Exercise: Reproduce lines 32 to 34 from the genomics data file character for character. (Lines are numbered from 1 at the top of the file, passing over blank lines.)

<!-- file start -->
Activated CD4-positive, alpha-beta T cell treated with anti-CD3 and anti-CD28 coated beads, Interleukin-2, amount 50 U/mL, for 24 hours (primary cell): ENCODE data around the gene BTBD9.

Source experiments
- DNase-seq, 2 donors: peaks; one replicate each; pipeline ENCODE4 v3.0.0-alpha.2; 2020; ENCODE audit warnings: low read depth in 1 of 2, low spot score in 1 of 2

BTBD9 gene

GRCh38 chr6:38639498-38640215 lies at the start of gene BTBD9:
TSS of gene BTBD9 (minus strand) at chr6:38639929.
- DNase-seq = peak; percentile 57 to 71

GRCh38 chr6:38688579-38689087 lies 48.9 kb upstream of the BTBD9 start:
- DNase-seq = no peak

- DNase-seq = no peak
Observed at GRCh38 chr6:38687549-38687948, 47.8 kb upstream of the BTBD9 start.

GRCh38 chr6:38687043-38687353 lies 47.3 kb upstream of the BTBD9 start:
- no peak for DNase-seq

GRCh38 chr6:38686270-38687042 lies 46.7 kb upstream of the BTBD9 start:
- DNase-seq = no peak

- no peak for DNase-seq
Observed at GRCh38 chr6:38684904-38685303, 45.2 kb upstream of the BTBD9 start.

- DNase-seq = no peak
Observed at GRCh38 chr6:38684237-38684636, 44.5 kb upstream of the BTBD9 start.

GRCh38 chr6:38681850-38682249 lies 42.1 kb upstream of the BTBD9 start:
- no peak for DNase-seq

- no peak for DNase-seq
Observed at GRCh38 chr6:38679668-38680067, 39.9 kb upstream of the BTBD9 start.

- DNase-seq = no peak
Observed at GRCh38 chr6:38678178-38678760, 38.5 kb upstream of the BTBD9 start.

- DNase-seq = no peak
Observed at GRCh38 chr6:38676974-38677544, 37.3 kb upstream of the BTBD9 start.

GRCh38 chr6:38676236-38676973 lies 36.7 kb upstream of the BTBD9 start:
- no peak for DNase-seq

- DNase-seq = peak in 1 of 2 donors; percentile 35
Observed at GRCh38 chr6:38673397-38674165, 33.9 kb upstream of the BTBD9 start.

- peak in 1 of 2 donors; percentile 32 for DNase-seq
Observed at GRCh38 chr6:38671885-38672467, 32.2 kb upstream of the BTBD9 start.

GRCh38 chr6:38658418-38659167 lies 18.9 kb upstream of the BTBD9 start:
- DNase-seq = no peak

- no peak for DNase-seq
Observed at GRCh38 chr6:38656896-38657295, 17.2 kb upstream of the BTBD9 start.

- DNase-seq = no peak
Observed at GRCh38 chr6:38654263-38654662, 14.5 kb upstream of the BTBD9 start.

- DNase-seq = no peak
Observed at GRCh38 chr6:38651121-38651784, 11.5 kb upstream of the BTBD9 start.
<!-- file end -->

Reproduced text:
- peak in 1 of 2 donors; percentile 32 for DNase-seq
Observed at GRCh38 chr6:38671885-38672467, 32.2 kb upstream of the BTBD9 start.

GRCh38 chr6:38658418-38659167 lies 18.9 kb upstream of the BTBD9 start: